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Fuel prices

Posted by anglofile - Created: 4 years ago
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10 replies (Showing replies: 1 to 10)

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Posted by LRV24 - 4 years ago

Cornwall's problem is that houses rose fast and are now too high. They've been out of reach for most locals there for years. I can still remember when the county offered bargain housing compared with the southern counties farther east.

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Posted by Dibbyspot - 4 years ago

Thesituation in UK is currently mired in uncertainty hence house prices holding or rising this is due to various independent factors:

+ UK deficit is not falling as fast as hoped due to many low paidlow taxed jobs.

+ The forthcoming election is uncertain in outcome and regardless of winner will mean a much harsher public sector/services environment - due to poor management of the deficit.

+ Euro is being adversely affected by the risk of Greece reverting to the Drackma and general stagnation in most countries except Germany.

France is seen as a link country and even here the freeing of markets is taking place but at a slower rate than needed and in more restricted scope so unlikely to raise the number of jobs needed.

So overall a mixed picture that shows no  clarity for the future. This is regardless of the Ukraine situation that will act as a drag on the Euro.

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Posted by Le Motard - 4 years ago

At the beginning of the month I read a piece about the Swiss stopping their policy of pegging the Swiss Franc at 1.20 euros. To achieve this they had been buying billions of euros per month to boost the euro and keep down the value of the franc. When this was announced there was a noticeable lurch down in the value of the euro presumably caused by the fall in demand from the Swiss. I am not an expert but this is what I read and there seemed to be a noticeable effect . . . I think the spiralling house prices may be a regional thing cos in Cornwall there is no spiralling going on.

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Posted by Anonymous - 4 years ago

"Do not know about € at an all time high.  When we came here 11 years ago it was 1.5, and have been told by others that before then it was even higher!"


Correct.  When I arrived it was €1.60 to the £.  I seized the opportunity to be a homeowner again after living on a boat.

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Posted by PamandAndrew-390752 - 4 years ago

It still seems to me that the UK economy isn't 'balanced' correctly...don't forget that we were told everything was fine pre the 'crash' but it was fairly obvious to anyone with an ounce of common sense that it wasn't. It didn't suddenly happen, which is what they want you to believe, the 'black hole' was building up over several years. The exchange rate is very good for cheap imports but getting to the point where exports are too expensive...good for the consumer but not too sure if it's good for the economy? The figures don't stack up, in my opinion...low wages, low prices and low profits point to a low tax take which can't be good. I'm not too sure that the UK economy isn't just a 'game' for foreign investors, look what they did to the house prices in the South East a year or two ago! Hopefully I'm completely wrong...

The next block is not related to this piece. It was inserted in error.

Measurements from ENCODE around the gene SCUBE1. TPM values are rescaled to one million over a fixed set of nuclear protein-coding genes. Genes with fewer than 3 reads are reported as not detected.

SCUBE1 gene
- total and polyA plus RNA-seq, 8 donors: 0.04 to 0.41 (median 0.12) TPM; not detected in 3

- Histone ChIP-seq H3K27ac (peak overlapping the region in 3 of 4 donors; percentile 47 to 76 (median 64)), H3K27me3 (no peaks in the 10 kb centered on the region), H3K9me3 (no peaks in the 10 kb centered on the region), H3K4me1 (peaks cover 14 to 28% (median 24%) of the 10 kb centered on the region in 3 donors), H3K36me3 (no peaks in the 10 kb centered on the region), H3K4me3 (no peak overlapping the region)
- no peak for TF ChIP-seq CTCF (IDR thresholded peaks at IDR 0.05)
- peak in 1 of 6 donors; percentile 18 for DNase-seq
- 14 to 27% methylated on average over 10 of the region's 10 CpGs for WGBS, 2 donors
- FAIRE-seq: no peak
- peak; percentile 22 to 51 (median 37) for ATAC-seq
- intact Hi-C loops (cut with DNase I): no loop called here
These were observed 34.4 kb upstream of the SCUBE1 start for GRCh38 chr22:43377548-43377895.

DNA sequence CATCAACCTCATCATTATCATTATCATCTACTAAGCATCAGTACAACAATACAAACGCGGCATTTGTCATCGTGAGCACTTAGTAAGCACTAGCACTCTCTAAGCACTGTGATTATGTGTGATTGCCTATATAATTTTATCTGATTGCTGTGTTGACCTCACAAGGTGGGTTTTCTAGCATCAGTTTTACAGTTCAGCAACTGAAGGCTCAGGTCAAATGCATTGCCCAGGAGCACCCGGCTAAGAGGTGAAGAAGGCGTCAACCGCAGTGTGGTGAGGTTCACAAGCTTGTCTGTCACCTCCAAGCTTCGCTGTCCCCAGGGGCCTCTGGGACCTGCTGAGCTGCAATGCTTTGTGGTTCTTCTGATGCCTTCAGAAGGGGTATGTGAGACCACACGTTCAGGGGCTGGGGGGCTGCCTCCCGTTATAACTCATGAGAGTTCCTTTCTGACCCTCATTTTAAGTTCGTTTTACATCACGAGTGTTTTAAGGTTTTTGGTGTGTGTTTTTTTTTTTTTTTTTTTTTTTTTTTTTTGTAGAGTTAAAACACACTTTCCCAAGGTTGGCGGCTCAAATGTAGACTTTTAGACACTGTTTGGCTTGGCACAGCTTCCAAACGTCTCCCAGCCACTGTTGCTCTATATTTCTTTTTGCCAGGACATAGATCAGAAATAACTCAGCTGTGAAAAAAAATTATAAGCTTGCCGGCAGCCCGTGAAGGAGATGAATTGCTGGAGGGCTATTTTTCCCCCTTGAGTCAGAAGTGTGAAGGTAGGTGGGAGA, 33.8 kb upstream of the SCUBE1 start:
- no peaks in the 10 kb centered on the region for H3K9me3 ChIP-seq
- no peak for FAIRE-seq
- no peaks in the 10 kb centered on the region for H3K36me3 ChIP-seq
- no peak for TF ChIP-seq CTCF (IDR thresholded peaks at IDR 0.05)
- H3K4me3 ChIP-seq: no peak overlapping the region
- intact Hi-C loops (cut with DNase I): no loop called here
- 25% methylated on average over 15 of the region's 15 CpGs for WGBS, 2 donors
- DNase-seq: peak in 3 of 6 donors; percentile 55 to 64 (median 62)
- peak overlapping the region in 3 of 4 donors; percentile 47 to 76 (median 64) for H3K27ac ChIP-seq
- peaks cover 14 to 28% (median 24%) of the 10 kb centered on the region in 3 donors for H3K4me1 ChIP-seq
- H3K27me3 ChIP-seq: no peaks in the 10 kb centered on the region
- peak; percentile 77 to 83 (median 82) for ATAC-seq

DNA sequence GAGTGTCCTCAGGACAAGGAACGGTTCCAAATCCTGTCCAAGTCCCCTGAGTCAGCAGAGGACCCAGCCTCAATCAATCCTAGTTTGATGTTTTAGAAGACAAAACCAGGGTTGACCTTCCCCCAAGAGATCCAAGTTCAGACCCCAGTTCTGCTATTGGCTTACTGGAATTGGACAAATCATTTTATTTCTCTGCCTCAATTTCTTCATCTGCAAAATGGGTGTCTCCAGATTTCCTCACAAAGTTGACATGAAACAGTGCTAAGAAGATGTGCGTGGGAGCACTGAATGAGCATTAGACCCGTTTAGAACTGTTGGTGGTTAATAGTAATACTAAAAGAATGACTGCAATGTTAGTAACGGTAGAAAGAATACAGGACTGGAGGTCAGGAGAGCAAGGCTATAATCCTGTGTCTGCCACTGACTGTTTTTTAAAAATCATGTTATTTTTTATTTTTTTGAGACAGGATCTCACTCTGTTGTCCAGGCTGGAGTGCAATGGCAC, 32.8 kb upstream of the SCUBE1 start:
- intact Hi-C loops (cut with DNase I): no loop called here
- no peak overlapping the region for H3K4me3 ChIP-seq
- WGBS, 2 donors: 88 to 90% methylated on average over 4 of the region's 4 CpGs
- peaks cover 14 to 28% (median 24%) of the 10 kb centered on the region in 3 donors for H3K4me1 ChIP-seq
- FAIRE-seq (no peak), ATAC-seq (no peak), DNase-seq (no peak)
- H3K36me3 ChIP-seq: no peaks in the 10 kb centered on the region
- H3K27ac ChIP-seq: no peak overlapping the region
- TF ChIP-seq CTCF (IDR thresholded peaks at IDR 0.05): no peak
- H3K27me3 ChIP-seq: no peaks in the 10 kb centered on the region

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Posted by one4all-436374 - 4 years ago

Apart from the French Government tax increases on fuel I am sure that the current weak euro means that France (probably all Europe) is paying more because of exchange rates, oil is normally bought in dollars.

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Posted by clarksinfrance - 4 years ago

early 2004 £-€ was 1.67.

I am now back in UK, just to temper what you hear in the media, I believe the house price index has now been taken out of the headline inflation indices, so to me in real life, things seem to have been on a plateau for a while, yes fuel is a fair bit cheaper (20%), food is generally cheaper as are clothes, but all this is offset, by spairalling house prices. The general stability of the economy and jobs is a good point, but no one knows for how long it will last.

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Posted by Huey-407259 - 4 years ago

Do not know about € at an all time high.

When we came here 11 years ago it was 1.5, and have been told by others that before then it was even higher!

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Posted by nellyhei - 4 years ago

This week I paid 63cents per litre for our C/H oil hasn't been that low for a long time, last winter I'm sure it was 80-101cents+ made you think twice about leaving the heating on all day! something that I didn't have to think of back in UK.

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Posted by Dueller-813343 - 4 years ago

Fuel prices may rise a little. The OPEC countries are still producing the same amount but the Americans have cut production to try and raise prices for more profit.

The Euro is still unsteady as the some of the Eurozone countries are still suffering from poor growth and quite high unemployment. The greek problem will still cause uncertanty as well as Ukraine. The ECB's quantitive easing starts next month and although this is well know in the markets and some of the Euro losses have already been factored in, there may well be some more losses to come. Some analysts are predicting a possible drift towards 1.40e to the pound.